WASHINGTON — Credit availability is being stifled in part by a fear that lenders will be forced to buy back loans they sell into the secondary market, according to John Stumpf, the chief executive of Wells Fargo.
Speaking at a National Press Club event on Wednesday, Stumpf discussed a range of issues, including the economic outlook and the current strict regulatory environment.
But he spent a considerable chunk of his remarks focused on why housing has not picked up despite a prolonged period of low interest rates. In addition to citing factors including high student loan debt and a tough job market, Stumpf pointed to credit availability as the main culprit.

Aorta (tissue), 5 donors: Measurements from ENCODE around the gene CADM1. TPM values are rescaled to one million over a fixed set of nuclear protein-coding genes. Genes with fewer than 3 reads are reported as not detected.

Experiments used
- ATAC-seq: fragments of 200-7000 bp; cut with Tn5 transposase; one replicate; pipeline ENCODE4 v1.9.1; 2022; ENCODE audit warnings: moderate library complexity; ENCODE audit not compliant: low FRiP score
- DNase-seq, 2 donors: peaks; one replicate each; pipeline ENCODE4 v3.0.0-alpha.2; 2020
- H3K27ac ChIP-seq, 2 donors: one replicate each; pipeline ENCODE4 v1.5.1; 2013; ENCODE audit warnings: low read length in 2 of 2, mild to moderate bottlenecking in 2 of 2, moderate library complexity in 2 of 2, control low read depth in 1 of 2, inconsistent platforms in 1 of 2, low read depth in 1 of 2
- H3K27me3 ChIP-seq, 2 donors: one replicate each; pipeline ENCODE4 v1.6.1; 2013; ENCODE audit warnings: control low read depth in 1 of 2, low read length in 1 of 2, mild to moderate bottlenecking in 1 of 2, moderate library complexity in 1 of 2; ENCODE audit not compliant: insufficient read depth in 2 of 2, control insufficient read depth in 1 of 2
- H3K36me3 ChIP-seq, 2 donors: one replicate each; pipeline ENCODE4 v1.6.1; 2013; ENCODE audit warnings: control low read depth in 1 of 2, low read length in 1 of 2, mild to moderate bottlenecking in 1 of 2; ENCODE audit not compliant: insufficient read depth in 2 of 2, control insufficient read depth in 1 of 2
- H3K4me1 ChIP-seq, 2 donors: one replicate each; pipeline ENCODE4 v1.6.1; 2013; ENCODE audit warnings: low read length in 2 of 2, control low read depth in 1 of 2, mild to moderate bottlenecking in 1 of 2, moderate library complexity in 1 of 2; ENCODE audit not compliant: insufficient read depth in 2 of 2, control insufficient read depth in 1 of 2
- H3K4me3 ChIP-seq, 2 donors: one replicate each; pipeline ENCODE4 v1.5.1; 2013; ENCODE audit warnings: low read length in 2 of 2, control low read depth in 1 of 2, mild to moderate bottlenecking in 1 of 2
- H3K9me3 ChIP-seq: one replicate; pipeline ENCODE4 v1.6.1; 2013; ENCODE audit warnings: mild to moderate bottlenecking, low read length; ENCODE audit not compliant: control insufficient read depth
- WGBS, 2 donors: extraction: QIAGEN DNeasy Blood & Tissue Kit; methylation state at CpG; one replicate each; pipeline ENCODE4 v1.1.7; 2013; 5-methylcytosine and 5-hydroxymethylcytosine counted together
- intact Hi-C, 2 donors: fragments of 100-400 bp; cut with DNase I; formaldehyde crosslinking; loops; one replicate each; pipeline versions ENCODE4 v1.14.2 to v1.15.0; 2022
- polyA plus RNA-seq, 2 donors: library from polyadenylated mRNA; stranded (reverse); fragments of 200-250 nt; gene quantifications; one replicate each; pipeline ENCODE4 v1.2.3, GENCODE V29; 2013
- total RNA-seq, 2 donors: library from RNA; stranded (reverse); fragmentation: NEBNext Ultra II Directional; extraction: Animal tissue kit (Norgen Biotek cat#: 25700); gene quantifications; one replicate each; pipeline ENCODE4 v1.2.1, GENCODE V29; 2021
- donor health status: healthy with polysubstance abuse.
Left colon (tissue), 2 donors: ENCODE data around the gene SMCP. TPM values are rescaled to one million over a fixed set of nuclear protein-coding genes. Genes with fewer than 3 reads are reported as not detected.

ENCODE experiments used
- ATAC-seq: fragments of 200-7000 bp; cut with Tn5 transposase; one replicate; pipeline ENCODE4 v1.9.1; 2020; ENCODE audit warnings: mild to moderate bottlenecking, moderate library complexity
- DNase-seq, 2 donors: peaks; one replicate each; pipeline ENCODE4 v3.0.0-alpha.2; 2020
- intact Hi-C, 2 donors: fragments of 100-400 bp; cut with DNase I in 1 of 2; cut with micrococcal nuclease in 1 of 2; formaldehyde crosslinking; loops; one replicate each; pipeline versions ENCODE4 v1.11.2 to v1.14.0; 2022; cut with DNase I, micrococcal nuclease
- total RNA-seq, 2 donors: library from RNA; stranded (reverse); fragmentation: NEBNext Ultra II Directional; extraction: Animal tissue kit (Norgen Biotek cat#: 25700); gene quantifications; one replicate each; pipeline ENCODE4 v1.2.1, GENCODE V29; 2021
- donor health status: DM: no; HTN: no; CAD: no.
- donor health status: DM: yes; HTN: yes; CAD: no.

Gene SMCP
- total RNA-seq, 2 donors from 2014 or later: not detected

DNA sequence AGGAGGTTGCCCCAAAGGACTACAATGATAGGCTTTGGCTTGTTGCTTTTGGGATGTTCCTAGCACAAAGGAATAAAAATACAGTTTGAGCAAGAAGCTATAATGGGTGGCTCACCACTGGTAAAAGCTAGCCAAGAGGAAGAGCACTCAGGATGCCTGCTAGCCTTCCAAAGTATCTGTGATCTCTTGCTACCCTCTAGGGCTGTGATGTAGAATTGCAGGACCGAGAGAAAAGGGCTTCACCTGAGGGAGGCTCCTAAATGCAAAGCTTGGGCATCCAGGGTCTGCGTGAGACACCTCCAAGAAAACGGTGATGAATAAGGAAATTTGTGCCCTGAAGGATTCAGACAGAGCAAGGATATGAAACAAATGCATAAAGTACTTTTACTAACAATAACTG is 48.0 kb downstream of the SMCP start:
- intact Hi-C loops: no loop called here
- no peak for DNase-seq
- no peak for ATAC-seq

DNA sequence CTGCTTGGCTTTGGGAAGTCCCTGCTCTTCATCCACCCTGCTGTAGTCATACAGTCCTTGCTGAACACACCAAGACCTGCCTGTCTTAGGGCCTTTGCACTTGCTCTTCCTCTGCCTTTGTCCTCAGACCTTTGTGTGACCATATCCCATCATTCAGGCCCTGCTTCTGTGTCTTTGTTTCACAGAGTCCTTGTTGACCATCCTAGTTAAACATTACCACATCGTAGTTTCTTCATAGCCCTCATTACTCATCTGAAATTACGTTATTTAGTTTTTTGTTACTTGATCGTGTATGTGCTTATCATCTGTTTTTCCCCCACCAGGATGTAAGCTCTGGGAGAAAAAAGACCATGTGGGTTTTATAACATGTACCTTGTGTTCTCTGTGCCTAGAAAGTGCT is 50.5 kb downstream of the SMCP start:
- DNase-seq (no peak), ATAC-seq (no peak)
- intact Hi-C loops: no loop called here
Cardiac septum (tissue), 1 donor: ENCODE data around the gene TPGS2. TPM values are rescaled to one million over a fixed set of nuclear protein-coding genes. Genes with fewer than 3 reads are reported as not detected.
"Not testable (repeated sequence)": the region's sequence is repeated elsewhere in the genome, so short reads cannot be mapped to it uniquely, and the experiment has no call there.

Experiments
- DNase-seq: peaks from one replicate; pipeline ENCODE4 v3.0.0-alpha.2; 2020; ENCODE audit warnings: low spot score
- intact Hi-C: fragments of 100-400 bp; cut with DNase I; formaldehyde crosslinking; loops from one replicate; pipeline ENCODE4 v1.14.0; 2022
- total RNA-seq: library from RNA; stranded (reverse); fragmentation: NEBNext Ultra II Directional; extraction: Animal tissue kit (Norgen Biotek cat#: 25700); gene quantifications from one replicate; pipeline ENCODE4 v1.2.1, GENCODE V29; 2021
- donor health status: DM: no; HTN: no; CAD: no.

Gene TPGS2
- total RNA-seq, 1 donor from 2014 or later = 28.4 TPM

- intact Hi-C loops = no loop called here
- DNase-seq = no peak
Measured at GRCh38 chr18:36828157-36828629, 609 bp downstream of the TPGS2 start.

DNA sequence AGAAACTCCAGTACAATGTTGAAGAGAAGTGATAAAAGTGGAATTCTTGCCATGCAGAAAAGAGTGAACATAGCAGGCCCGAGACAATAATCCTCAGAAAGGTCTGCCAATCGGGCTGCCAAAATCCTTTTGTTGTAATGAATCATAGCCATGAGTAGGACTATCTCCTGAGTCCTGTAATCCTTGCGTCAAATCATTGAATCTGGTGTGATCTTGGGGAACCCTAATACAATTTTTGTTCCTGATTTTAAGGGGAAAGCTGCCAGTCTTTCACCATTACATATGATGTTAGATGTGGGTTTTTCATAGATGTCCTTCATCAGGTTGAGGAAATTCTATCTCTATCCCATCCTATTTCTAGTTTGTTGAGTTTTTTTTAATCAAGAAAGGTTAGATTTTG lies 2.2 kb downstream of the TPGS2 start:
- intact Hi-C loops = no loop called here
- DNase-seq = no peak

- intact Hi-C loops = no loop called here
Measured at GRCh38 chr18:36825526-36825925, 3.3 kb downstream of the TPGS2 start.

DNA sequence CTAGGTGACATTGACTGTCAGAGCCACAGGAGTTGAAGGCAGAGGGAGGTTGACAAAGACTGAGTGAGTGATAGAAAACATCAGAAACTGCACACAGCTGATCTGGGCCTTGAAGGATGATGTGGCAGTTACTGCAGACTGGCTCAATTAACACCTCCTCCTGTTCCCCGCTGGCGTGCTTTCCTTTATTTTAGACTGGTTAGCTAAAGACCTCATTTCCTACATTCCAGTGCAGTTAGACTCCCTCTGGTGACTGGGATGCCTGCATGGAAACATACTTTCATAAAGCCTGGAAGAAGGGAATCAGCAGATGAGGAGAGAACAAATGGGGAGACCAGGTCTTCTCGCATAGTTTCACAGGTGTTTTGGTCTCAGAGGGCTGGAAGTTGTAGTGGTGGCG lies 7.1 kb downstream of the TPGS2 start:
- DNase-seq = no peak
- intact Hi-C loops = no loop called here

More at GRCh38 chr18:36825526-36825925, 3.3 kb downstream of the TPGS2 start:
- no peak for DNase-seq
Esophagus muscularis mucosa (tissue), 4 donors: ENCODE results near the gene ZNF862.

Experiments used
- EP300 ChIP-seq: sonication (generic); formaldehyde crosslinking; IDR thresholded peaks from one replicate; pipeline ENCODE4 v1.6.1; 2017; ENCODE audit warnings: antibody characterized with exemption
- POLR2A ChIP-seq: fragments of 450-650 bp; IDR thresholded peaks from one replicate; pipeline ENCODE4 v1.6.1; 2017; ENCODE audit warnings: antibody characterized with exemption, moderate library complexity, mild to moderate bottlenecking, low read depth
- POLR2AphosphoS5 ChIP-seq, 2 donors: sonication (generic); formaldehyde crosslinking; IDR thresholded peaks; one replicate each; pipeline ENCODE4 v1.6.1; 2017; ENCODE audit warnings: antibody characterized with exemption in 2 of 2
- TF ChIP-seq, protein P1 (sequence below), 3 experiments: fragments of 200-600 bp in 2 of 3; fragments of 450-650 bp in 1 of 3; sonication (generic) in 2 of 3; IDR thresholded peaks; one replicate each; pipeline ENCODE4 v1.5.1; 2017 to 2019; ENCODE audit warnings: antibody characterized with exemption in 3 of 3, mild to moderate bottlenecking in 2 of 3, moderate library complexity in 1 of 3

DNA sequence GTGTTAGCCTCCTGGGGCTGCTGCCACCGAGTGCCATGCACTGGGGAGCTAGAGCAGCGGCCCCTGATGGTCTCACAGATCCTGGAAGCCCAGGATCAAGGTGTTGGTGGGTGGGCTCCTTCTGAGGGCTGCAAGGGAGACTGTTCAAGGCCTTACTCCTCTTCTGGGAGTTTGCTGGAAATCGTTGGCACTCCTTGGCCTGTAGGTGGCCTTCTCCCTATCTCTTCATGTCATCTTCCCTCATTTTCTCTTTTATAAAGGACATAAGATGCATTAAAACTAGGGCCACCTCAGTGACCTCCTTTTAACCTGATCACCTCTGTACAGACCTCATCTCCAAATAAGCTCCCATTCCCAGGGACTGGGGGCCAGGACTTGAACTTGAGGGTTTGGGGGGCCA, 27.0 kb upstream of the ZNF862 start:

He said putbacks by Fannie Mae, Freddie Mac and the Federal Housing Administration, in which lenders are forced to buy back loans after they are determined not to meet those agencies’ standards, are hampering lending.
“There are certain parts of the market where you that can’t get a conforming mortgage because we know what happens” when loans go into default, Stumpf said.